It's hard for us to answer your question because you have posted these results differently in each of your posts, so we don't really understand exactly what your lab results say. If you could scan a copy of your lab results and post it to your page and then let us know that you've posted it, perhaps we could help you more. The Elisa is a test that screens for Hep C antibodies, I believe it's considered to be about 98% accurate, although sometimes people can have false positives. However, being positive for antibodies doesn't necessarily mean that one has an active Hep C infection. Some people are exposed to Hep C but then their body fights it off, and they will always test positive for antibodies. Some people are exposed to Hep C, and they develop a chronic infection, and they will also test positive for antibodies. If a person has a positive antibodies test, they should receive a second test called a Hep C RNA PCR test, in order to determine if they actually have Hep C virus. If a person tests negative for antibodies, sometimes doctors will have them come back in 6 months and re-test for antibodies to be sure that it's still negative.
However, I don't know anything about the results that you posted "Equivocal 3.0 fmo 1/1" or "0.3% m 3%". I don't know what that means. As I said, perhaps if you could post a photo of the actual lab report, maybe we can try to answer your question.
The ELISA test is very sensitive and picks up approximately 95% of people who have antibodies as positive. However, it's so sensitive that sometimes it over-identifies antibodies in your blood as geared towards hepatitis C even sometimes when they're not. This degree of sensitivity has its advantages. For instance, when the ELISA test is negative, you can feel very confident that you are hepatitis C free. However, if the ELISA test is positive, there is a small possibility that the result could be incorrect. This is called a "false-positive" result. False-positives are most likely considered in people who lack the risk factors for hepatitis C.
When the ELISA test is weakly positive or when doctors think the test result doesn't match what they see clinically, a second test may be used to verify the original results. This test may be the RIBA test or another test, called HCV RNA, that directly measures the virus. The RIBA test (which stands for Recombinant ImmunoBlot Assay) uses a different approach to finding hepatitis C antibodies in your blood. If this test is positive, you probably have been infected with hepatitis C. It's important to realize that antibody tests usually can't distinguish between past or current infection. Doctors must use clinical information (such as medical history, signs and symptoms) or other tests to determine active or past infection.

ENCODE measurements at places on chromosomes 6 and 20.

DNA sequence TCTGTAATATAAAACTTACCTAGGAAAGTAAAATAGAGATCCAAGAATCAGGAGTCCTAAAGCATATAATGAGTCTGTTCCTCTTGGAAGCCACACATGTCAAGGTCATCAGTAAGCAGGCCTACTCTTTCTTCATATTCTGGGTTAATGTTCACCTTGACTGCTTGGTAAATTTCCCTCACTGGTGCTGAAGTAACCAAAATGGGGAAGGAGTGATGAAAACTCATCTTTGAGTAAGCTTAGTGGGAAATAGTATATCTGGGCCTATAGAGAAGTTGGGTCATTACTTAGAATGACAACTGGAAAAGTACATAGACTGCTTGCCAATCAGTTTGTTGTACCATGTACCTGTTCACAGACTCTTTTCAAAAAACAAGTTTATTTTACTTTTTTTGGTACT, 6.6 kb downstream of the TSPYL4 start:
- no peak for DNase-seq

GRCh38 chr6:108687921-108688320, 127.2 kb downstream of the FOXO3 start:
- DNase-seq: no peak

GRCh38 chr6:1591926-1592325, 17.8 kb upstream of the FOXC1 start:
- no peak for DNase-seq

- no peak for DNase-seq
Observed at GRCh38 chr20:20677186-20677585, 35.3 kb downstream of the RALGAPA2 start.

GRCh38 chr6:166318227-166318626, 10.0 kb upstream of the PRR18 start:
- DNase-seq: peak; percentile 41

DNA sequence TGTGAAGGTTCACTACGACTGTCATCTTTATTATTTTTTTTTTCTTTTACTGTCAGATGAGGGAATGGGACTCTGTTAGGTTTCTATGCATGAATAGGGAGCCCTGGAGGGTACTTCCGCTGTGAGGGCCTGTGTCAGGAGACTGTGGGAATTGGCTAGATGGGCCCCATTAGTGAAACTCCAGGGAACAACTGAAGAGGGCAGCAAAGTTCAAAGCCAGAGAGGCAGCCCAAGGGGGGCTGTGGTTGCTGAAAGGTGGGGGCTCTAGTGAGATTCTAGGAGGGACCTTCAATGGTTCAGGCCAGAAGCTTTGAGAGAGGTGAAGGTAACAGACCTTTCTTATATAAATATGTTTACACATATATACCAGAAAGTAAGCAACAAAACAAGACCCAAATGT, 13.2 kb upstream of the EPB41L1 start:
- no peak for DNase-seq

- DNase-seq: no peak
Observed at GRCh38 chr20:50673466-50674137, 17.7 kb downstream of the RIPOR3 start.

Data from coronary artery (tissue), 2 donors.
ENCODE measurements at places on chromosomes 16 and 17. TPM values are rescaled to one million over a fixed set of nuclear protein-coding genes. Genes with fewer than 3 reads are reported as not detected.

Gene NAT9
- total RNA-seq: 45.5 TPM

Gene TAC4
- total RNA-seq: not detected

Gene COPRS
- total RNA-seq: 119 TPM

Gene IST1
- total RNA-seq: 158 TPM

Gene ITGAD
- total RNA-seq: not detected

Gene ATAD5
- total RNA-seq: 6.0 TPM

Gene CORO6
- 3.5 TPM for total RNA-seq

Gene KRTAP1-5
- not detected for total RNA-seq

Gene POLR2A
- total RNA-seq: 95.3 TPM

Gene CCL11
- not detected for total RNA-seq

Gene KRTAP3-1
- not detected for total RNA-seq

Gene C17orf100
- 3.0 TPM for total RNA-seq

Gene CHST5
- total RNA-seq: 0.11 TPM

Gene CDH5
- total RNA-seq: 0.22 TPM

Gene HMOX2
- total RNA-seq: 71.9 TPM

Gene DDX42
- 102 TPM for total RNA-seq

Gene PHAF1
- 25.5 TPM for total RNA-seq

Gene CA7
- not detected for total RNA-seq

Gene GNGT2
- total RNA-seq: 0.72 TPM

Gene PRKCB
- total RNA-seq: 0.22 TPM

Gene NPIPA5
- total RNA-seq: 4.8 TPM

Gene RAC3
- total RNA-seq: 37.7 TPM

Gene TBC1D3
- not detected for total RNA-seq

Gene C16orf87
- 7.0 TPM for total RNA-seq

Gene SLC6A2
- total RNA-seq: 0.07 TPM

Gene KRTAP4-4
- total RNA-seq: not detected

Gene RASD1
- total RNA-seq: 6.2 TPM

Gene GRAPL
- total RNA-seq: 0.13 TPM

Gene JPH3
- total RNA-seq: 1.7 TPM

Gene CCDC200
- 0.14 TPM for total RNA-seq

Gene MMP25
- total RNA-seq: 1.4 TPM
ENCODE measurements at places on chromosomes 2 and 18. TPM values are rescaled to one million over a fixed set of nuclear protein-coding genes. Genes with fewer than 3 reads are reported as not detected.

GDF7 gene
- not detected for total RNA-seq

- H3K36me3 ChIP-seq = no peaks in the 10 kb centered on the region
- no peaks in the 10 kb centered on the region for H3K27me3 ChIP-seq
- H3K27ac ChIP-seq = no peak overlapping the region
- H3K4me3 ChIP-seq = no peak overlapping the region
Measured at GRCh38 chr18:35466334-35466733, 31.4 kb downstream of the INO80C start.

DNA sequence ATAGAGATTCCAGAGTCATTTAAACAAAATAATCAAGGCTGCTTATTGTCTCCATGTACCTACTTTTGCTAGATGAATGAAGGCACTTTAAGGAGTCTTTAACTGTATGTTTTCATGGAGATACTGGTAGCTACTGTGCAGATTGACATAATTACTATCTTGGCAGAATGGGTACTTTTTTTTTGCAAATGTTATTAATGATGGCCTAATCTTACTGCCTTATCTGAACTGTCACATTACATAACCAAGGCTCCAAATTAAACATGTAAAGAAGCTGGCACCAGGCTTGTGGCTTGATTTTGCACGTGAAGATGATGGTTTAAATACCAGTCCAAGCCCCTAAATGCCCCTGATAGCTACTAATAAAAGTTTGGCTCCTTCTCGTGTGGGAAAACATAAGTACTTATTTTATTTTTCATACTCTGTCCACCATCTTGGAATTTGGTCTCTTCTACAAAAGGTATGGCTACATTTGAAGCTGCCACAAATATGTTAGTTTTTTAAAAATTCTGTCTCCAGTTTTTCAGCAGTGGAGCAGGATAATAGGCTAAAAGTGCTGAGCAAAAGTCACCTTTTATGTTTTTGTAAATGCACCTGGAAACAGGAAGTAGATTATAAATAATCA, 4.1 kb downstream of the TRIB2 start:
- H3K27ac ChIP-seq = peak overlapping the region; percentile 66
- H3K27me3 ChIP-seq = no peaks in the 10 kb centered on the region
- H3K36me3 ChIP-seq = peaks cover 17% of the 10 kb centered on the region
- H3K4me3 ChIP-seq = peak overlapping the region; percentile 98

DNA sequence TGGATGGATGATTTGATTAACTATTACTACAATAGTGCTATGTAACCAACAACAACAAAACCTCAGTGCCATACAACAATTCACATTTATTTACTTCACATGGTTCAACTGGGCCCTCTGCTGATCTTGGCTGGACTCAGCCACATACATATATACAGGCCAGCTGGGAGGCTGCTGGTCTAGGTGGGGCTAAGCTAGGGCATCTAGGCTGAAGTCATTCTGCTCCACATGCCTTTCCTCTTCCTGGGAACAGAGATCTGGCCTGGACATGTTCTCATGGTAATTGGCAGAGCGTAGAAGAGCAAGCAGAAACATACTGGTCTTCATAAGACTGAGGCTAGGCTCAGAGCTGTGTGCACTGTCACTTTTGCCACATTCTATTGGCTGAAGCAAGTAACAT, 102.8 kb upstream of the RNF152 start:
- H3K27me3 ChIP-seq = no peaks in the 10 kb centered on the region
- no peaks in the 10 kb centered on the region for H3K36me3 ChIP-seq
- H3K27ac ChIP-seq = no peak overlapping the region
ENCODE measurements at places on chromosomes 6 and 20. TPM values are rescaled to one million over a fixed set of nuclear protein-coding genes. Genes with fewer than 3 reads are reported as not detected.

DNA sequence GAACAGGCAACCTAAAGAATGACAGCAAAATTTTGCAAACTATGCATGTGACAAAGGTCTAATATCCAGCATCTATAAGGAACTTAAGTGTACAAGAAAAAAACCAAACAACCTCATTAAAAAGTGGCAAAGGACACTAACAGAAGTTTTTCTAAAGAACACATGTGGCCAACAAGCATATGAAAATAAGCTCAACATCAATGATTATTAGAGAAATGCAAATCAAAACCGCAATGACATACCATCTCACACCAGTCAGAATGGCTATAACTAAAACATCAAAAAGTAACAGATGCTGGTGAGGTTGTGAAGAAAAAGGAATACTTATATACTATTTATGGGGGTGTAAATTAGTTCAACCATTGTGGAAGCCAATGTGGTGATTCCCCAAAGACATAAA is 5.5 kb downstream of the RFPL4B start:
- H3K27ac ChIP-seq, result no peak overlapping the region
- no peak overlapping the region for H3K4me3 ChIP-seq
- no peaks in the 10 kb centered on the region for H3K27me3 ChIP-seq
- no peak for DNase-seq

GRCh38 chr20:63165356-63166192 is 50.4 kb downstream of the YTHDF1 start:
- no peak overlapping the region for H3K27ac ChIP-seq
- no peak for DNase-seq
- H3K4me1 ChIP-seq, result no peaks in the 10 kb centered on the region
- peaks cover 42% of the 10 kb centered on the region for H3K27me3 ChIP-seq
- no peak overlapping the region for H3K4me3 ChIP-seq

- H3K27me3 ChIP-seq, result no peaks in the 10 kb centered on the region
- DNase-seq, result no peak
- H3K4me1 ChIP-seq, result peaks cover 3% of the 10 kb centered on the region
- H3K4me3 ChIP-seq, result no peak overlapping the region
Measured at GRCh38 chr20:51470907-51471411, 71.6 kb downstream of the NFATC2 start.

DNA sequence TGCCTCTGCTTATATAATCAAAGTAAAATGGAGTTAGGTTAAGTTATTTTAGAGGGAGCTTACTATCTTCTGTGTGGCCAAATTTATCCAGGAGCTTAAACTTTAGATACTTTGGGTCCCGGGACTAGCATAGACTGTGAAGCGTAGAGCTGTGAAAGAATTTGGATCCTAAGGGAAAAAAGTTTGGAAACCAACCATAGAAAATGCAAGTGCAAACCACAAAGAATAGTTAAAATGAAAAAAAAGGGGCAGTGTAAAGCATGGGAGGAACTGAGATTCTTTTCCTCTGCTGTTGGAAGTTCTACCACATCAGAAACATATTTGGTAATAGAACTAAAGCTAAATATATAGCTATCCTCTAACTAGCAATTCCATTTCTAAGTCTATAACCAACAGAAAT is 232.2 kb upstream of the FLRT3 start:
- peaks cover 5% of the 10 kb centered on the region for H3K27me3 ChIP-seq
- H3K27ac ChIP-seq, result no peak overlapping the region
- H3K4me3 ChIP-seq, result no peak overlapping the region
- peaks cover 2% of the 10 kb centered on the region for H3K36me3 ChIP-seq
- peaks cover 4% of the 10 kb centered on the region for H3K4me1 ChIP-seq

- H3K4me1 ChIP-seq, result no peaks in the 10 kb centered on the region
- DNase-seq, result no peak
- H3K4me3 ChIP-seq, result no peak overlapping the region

Hepatitis C RNA
This powerful test allows doctors to see, among other things, how you are responding to treatment. It uses PCR technology (polymerase chain reaction) to detect the virus. While it's also used to establish current infection, it's mostly used to determine viral load. Your hepatitis C viral load is an estimate of how much HCV is in your blood. Since your viral load should decrease after a successful course of treatment, by monitoring the levels of HCV in your blood, doctors can accurately determine how you're responding to the treatment. If your viral load doesn't decrease, they may need to change your therapy.
•Negative ELISA = No hepatitis C antibodies found in blood. You are probably not infected with HCV.
•Positive ELISA = You may have HCV infection. However, it's possible this is a false-positive. More testing is required.
•Negative RIBA = No hepatitis C antibodies found in blood. You are probably not infected with HCV.
•Positive RIBA = Hepatitis C antibodies were found in your blood using a very sophisticated lab test. You probably have been infected with hepatitis C.
•Negative HCV RNA = No active HCV infection.
•Positive HCV RNA = Active HCV infection.
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